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Published 16 July 2021

Aotearoa scientists simulating eruptions

"Rangitoto" by Travers Smyth, licensed under CC BY 2.0

Kiwi scientists have been using innovative experiments to explore how erupting volcanoes can also cause deadly and damaging tsunamis

This article was first published as part of Insights into what drives Auckland eruptions by Jamie Morton. The full original article can be found here.


In a new project supported by the Marsden Fund, researchers from NIWA, GNS Science and Otago and Auckland universities have been creating miniature underwater eruptions to study how they can trigger giant waves.

NIWA hydrodynamics scientist Dr Emily Lane said some underwater blows occurred in such deep water that there was little noticeable effect, but those that occurred at shallower depths could come with larger impacts at the surface. The project team was investigating a so-called "sweet spot" where the depth of the water and strength of the eruption combined to make huge and damaging waves.

Their experiments have involved using compressed air, gas and steam in water tanks to simulate waves, which were captured by a network of sensors and video cameras. The project has also seen glass beads tipped down aerated ramps into water to mimic what happened when pyroclastic flows hurtled down the sides of erupting volcanoes.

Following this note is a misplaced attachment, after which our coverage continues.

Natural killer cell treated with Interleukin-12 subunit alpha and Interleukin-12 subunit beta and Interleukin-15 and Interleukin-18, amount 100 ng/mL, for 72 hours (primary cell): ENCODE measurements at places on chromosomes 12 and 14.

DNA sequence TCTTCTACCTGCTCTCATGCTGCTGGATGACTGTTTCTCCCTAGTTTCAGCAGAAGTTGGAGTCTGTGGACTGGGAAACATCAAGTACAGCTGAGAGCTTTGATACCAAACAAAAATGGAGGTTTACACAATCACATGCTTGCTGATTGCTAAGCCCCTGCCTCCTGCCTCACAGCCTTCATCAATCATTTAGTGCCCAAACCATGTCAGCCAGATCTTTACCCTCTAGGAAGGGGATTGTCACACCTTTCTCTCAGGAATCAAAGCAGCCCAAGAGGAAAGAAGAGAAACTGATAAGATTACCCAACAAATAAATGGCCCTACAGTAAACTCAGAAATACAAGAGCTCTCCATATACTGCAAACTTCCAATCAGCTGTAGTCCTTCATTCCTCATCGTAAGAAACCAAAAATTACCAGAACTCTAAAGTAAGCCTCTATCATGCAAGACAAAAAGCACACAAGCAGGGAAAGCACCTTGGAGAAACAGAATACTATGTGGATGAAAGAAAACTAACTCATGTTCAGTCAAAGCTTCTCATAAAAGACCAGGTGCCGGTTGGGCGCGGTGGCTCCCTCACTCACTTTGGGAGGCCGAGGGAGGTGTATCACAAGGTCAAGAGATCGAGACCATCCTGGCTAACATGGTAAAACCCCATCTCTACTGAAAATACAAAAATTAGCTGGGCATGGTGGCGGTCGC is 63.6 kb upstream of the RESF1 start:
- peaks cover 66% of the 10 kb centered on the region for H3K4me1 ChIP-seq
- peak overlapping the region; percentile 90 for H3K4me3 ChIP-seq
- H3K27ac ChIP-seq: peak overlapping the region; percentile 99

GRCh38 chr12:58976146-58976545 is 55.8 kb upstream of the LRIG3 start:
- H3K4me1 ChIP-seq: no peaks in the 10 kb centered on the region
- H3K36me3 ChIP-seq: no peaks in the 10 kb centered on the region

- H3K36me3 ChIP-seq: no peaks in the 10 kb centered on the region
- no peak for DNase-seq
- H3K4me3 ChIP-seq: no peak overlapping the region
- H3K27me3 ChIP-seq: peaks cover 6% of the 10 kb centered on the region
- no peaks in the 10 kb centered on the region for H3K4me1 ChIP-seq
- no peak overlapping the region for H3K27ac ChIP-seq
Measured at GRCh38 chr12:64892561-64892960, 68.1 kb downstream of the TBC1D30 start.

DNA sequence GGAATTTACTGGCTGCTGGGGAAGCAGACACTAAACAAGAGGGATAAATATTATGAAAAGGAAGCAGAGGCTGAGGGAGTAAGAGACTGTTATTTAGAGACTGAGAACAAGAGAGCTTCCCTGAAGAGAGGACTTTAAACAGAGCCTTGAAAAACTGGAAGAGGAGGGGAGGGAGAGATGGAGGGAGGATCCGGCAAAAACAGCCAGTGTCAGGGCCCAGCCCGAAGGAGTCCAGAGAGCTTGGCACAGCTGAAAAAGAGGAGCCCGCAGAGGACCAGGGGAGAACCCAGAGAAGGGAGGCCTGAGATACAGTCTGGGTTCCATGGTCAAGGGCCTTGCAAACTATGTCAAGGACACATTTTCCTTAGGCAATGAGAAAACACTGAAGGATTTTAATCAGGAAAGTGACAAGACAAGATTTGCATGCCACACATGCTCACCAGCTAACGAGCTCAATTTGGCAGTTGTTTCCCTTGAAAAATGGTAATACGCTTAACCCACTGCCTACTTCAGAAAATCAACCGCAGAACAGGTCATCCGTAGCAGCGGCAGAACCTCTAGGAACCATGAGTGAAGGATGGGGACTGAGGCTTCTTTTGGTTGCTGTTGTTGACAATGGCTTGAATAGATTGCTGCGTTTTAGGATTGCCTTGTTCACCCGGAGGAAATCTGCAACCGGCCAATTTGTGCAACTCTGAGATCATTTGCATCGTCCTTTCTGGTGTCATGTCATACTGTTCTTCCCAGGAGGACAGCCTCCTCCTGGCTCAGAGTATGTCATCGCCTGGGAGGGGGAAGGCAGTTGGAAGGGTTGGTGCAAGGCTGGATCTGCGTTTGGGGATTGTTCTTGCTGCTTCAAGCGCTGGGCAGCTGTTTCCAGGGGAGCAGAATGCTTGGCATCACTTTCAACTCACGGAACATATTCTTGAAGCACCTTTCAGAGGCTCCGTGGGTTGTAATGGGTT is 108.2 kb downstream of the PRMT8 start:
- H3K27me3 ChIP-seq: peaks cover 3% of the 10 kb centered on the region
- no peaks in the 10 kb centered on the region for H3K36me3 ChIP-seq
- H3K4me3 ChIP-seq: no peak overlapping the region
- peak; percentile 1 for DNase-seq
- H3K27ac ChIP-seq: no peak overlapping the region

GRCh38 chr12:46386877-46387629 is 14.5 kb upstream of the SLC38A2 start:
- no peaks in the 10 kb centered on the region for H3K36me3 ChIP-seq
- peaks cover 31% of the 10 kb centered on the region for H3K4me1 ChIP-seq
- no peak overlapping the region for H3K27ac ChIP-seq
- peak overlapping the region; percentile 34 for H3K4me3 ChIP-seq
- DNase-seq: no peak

While there wasn't strong evidence of past volcanic tsunamis in New Zealand, there were many places – including Lake Taupō, Whakaari/White Island, offshore parts of the Auckland Volcanic Field, and the geologically restless Kermadec Arc - with all the right ingredients to drive them.

"Taupō caldera, Auckland Volcanic Field and offshore Bay of Plenty are places where we're missing information about tsunami hazard from eruptions," Lane said. "It's a possibility in those locations, so we're working to find out how much of an issue it may be."

Big underwater shakes are responsible for most of the tsunamis that reach New Zealand shores.

While our tsunami hazard planning focuses mostly on earthquake-generated tsunamis, large waves generated from volcanic activity did happen – and they could prove every bit as destructive. Perhaps the most famous case was 1883's Krakatoa eruption, which generated multiple large tsunamis that killed more than 36,000 people.

More recently, a 1996 eruption near the northern shore of Russia's Lake Karymskoye created waves up to 30m high, and more than 400 people died in a tsunami when the flank of Indonesia's Anak Krakatoa collapsed in 2018.

"We're combining our knowledge of what has happened in different places around the world with these lab experiments and numerical models," Lane said. "That will help us better prepare for possible future volcanic tsunamis."